He gave them to me. I looked and sure enough, he rented a U-Haul truck to Dallas, Texas. I drove home, packed a suitcase, drove 90 miles to an airport, bought an airplane ticket and went down to Dallas-Fort Worth. I waited a whole week in a hotel; sat in the 14th floor with binoculars watching the U-Haul Truck Store right down below me. [Scoffing sound]
He didn’t show up. I had to go home for a week but I took his picture down to the U-Haul truck guy and said, “He is bringing a truck in here; I know. It will probably be on Monday. Here’s my address and phone number. I want you to call me when you see him. Get an address for me and call me.”
Monday morning at ten o’clock I get a call from this guy down in Dallas, Texas. He said, “He’s in my office. Okay.”
That afternoon I flew back to Dallas, took a friend with me, drove over to this house, walked up, knocked on the door, and this single mom screamed when she opened the door and saw me there.
Dave Carder: To make a long story short, we tried to talk him into coming back. He wouldn’t. My buddy drove us back to the airport. We turned the car in. As we pulled in I said, “You know, Paul, when we get home, I’m going back to graduate school and I’m going to figure this out. Because I’ve only worked for three pastors and two of them have run off with other women in their church.”
Ann: How old were you at the time, Dave, when you said that?
Dave Carder: That was in ’77 so I would have been 32.
Ann: That was it.
Dave Carder: It was it. I was going find this guy and….
Ann: You’re a good friend.
Dave Carder: We were great friends.
Ann: So that’s why you were so devastated.
Dave Carder: Yes, so I went back to graduate school and long story short, here I am.
Dave: You’ve spent over 40 years—
Dave Carder: —40 years.
Dave: —as a therapist, you have run a counselling center at EvFree in Fullerton, California. You were in Detroit where I was—
Dave Carder: Yes.
Ann: —for a little bit—
Dave: —just down the road for a while. All these decades you have been helping couples navigate this topic.
Dave Carder: Yes, and doing research on it, yes.
Dave: Yes, I mean here we are in 2023. Is it different now than it was?
Dave Carder: Oh yes, it is quite a bit different.
Dave: In what way?
Dave Carder: In 1995, the new way started by reaching people on the internet. At that point, I would tell you that the old girlfriend and the old boyfriend became the most dangerous person in your life.
Before that, it was pretty much a matter of, and we used to say it all the time, first affairs are always about comfort and distraction. There [are] reasons why people get involved with adultery in most cases. You have to find out what some of those reasons are. It didn’t make him do it but it certainly contributed to the wellness failure.
Back in Luke, when Jesus was tempted, after all those temptations, it says in Luke 4, the devil left Him for a more opportune time; meaning we’re all strong most of the time but sometimes, we are not.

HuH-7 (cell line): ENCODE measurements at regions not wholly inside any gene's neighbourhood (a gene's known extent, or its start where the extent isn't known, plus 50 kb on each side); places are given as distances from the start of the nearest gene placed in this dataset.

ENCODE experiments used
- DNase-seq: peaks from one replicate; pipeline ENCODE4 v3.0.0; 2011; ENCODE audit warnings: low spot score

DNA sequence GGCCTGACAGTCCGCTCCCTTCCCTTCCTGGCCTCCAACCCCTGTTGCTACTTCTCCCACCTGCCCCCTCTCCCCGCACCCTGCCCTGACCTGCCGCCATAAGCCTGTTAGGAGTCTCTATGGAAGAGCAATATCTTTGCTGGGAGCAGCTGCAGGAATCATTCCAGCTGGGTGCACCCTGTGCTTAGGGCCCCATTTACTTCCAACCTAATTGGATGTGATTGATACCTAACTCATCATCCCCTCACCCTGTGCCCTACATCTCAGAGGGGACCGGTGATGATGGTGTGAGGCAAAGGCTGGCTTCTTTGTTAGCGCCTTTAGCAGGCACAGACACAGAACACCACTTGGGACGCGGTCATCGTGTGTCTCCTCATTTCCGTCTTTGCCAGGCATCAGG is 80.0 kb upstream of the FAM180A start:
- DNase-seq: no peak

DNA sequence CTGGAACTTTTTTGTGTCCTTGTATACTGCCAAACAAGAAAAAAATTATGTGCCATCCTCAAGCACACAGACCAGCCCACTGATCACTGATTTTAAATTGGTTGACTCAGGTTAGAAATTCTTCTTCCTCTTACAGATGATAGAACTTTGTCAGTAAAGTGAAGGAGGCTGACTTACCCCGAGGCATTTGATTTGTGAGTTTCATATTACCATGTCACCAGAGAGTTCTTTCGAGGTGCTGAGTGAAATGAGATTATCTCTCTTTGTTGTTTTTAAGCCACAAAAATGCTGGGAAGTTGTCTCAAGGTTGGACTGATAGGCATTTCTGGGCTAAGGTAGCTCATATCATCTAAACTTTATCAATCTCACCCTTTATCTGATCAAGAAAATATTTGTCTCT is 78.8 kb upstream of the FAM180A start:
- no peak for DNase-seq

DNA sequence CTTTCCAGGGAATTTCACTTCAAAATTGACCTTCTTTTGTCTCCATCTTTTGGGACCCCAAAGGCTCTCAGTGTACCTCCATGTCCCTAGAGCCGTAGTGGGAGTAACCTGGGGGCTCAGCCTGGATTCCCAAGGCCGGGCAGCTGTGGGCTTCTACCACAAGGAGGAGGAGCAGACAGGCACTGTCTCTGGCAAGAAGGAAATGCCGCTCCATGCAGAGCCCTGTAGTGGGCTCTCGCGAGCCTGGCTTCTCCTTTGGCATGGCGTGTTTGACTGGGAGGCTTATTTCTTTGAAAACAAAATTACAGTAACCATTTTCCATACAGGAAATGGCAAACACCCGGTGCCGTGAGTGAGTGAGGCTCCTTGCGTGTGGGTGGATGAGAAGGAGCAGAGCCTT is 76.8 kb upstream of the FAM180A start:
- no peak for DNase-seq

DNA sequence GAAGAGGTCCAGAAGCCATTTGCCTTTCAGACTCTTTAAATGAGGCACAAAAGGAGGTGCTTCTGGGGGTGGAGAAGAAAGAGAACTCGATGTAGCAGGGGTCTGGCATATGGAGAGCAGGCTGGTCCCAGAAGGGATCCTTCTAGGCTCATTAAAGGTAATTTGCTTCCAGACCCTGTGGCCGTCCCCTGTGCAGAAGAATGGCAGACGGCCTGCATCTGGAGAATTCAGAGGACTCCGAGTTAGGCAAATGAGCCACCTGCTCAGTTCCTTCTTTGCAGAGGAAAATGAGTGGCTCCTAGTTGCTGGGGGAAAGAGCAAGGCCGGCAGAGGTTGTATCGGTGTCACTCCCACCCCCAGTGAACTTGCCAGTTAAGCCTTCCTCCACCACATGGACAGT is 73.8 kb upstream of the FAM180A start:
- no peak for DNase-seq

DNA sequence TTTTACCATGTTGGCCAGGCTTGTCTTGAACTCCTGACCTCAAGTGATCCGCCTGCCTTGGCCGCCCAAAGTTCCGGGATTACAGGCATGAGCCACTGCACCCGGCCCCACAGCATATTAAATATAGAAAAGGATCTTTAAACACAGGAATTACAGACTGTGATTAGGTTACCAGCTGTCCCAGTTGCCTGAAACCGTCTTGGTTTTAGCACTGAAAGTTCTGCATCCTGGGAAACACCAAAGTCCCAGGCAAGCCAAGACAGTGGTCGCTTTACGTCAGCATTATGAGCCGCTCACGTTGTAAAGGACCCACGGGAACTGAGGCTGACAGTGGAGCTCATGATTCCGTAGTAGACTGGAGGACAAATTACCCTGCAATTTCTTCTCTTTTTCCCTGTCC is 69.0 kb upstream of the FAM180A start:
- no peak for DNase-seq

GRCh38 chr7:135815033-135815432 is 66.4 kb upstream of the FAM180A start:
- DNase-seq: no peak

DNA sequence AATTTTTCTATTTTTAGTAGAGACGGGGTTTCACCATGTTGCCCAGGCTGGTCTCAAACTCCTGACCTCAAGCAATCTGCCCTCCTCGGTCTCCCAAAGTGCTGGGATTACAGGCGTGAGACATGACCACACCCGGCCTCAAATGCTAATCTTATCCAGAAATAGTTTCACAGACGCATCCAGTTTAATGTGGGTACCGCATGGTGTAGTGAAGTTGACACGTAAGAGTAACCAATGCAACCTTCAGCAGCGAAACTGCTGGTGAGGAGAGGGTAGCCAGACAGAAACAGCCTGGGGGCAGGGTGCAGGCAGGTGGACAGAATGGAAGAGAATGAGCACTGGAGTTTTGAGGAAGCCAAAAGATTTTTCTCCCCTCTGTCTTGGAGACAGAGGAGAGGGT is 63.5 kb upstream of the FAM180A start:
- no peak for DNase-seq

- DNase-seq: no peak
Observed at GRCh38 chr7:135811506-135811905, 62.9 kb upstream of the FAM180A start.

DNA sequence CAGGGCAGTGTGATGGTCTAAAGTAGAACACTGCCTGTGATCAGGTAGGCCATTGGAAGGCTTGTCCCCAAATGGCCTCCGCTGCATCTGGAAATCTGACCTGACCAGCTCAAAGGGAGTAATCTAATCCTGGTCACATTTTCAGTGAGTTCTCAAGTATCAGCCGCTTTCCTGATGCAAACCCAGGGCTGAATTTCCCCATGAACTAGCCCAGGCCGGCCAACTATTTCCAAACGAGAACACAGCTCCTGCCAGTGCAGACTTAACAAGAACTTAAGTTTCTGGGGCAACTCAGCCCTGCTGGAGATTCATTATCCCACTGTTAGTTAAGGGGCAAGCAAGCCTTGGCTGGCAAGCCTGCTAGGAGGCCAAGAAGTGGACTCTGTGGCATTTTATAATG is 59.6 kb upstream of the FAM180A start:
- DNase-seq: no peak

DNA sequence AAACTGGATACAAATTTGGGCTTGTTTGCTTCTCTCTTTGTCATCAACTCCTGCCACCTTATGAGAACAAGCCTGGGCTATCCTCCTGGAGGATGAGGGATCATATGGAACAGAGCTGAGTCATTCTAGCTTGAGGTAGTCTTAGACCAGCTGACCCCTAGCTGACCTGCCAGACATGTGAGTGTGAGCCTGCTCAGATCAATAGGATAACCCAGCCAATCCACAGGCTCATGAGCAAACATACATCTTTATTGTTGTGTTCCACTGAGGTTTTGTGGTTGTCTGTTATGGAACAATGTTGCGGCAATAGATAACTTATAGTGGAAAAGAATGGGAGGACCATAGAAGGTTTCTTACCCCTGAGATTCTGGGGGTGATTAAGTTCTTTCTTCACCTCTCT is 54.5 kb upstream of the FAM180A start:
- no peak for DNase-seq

We’ve got to figure out “What changed in you and what caused this vulnerability in you?”
Dave: Let’s talk about and you write it in your books, The Anatomy of an Affair and Torn Asunder, I remember seeing these books in the 90’s.
Ann: Me, too, Dave. I remember “Thank goodness somebody’s written something.”
Dave: As a pastor, it was like something we needed in the church. You just said, many affairs are the result of comfort or distraction. Explain what that means.
Dave Carder: It’s very soothing. God designed five or six different chemicals that all they do is produce soothing, great experiences inside of you. They’re built that way.
People who are stressed out, burned out, empty—we use the “HALT B” acronym, etcetera—those people are vulnerable to someone being nice, kind, generous, loving, sensitive.
The other thing is distraction. There’s nothing to distract you as much as being interested in somebody else. Infatuation is a crazy thing to go through. We look for those things.
In taking a history of a couple with adultery that’s one of the first things you want to find out is “What drove this vulnerability?” Think in terms of grains of sand that wore down the boundaries that normally would have protected them. Every one of those contributive factors would be insufficient by itself, but clustered together they take you down.
The more of those you can find, the more likely you can figure out why this happened at this time with this person.
Ann: Wow! Interesting. So you and Ronnie have been married fifty-four years?
Dave Carder: Yes.
Ann: How many kids?
Dave Carder: Four.
Ann: As you watched this happen around you with so many friends having affairs, I’m assuming that you started implementing safeguards in your own marriage.
Dave Carder: Yes.
Ann: What did that look like?
Dave Carder: One of the things Ronnie was always good about—I was, too, but I could get distracted sometimes—were having these really great moments together/we’d get away. With four kids, you’ve got to get away.